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daltontrees

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  1. daltontrees

    Another 'hypothetical' legal question.

    The Guidance says that When considering an application the authority is advised to: assess the amenity value of the tree or woodland and the likely impact of the proposal on the amenity of the area; consider, in the light of this assessment, whether or not the proposal is justified, having regard to the reasons and additional information put forward in support of it; consider whether any loss or damage is likely to arise if consent is refused or granted subject to conditions; consider whether any requirements apply in regard to protected species; consider other material considerations, including development plan policies where relevant; and ensure that appropriate expertise informs its decision. So I suppose it matters a little what reason has been given for removal. But not much. And one has to bear in mind that removal of a dying tree would give rise to a replanting requirement. Allowing removal in the knowledge that replating will follow would I suspect be a persuasive consideration for a Council. The broad answer is that the Council must and can take a lot of other things into consideration than the reasons given for the application. The term 'material considerations' is used in a relatively narrow sense in Planning law, but if its meaning extends outwith planning law here, it means anything that's relevant and important enough to be important, and could be anything at all that meets that vague test. A prosecution for pre-application damage or destruction of the tree due to root burial would not die with the tree. Quite the opposite, probably. Such a prosecution could be under indictment for 'wilful' damage or destruction. And there would have to be a public interest in prosecuting. If there was a record of poor condition of the tree before burial and if its natural demise was inevitable, and/or the proof of wilfulness is going to be problematic, the Council could do a lot worse than consent and require replanting, because prosecution would be pointless. If you're hinting that the Council's consideration of the application might be swayed by its wariness of capitulating to loss of the tree, it shouldn't be. The damage (if any) caused burial can't be undone. As long as the Council has evidence of condition prior to consenting to removal, prosecution and replanting are two separately pursuable matters. It seems to me the Council shouldn't take into account the threat of prosecution when considering the application. I'd go as far as to say it's not a 'material' consideration. I rather think it's an immaterial one.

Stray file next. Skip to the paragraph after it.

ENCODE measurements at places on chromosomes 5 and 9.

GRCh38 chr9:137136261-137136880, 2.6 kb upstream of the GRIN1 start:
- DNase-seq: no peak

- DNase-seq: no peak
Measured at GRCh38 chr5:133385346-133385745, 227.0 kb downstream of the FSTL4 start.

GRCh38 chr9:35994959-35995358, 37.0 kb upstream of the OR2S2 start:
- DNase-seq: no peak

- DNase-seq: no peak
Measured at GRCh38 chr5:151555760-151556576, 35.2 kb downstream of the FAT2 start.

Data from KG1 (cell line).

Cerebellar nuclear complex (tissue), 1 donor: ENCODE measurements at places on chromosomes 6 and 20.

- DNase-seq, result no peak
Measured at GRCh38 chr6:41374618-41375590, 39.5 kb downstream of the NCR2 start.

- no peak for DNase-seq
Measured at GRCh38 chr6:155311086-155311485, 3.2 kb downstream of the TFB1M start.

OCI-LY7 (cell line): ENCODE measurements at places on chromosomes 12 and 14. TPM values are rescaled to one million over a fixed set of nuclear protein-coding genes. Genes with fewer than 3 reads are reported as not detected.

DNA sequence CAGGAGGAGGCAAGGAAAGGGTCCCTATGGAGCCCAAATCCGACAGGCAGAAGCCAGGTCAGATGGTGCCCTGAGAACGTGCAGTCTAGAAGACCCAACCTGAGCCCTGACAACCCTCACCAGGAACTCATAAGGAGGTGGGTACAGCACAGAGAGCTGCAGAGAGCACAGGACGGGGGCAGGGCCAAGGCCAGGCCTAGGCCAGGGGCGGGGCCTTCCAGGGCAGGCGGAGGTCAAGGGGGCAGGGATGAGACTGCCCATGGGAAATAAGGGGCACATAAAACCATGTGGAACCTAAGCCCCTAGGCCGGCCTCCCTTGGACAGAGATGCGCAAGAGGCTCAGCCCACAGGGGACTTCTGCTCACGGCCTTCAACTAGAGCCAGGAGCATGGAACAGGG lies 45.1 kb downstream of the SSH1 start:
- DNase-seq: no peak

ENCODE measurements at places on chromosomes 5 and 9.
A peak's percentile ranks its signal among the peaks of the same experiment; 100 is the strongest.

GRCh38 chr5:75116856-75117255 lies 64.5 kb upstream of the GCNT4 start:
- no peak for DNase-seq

2. daltontrees

    Dead Wood Habitat

    For the fungi anoraks out there... I just came across this snippet about Oyster mushrooms, which is new to me and pretty amazing (see last paragraph). https://scottishwildlifetrust.org.uk/2013/12/the-world-is-your-oyster-mushroom/
  3. daltontrees

    Acer of some kind?

    Possibly Acer paxii?
  4. daltontrees

    Facebook tree guy sites.

    Brilliant! Pretty much how it goes. I have a real friend (honest) who yesterday posted a picture of his breakfast. Another sent one of the shower in his B&B. My cousin posted one of her cat's new incontinence matress. Plus a toe-curling pseudo-buddhist morale booster from a friend in Australia, that made me want to smash the screen. And that's just one day of FB. The arbtalk FB page is disgusting, thank goodness it exists because it keeps the dickheads away from the Forum, and it is still possible to have a civilised conversation. Or an uncivilised one with civilised people.
  5. A hedge is a row of trees and/or shrubs. The trees within it are therefore trees, even if they have been managed as part of a hedge. When they lapse, they become even more like trees in a row. The Council has the ability to TPO trees if they are in a Conservation Area. The hedgeness of them is an arbitrary additional description of the group. What will matter to the Council is whether they come under the heading of "important for the amenity of the area" or whatever the exact wording is of the Planning Acts. I'd say that cutting a tree in a hedge in a CA is potentially an offence, escapable only if the trees are not what one would ordinarily describe as trees. Following recent discussion on Arbtalk, if you advise the customer that they're not trees and that no CA notification is needed, and then you cut them, you may be guilty of the offence. Irritating as a LPA stance on this might be, I'd advise that you proceed with caution. Call it humouring the LPA, call it precautionary, call it professionalism, but you ought either to get a confirmation that you don't have to notify, failing which notify. If you're brave, you could skip this if you are satisfied the hedge comprises shrubs. But you described the 60' row as "a large row of tree's / hedge / screen (conifers)". Are they trees, albeit in a hedge format? If so or if in doubt, notify. You may be able to get an approval to manage them over a period of time, with the LPA's written approval.
  6. daltontrees

    What rangefinder do you use while doing BS5837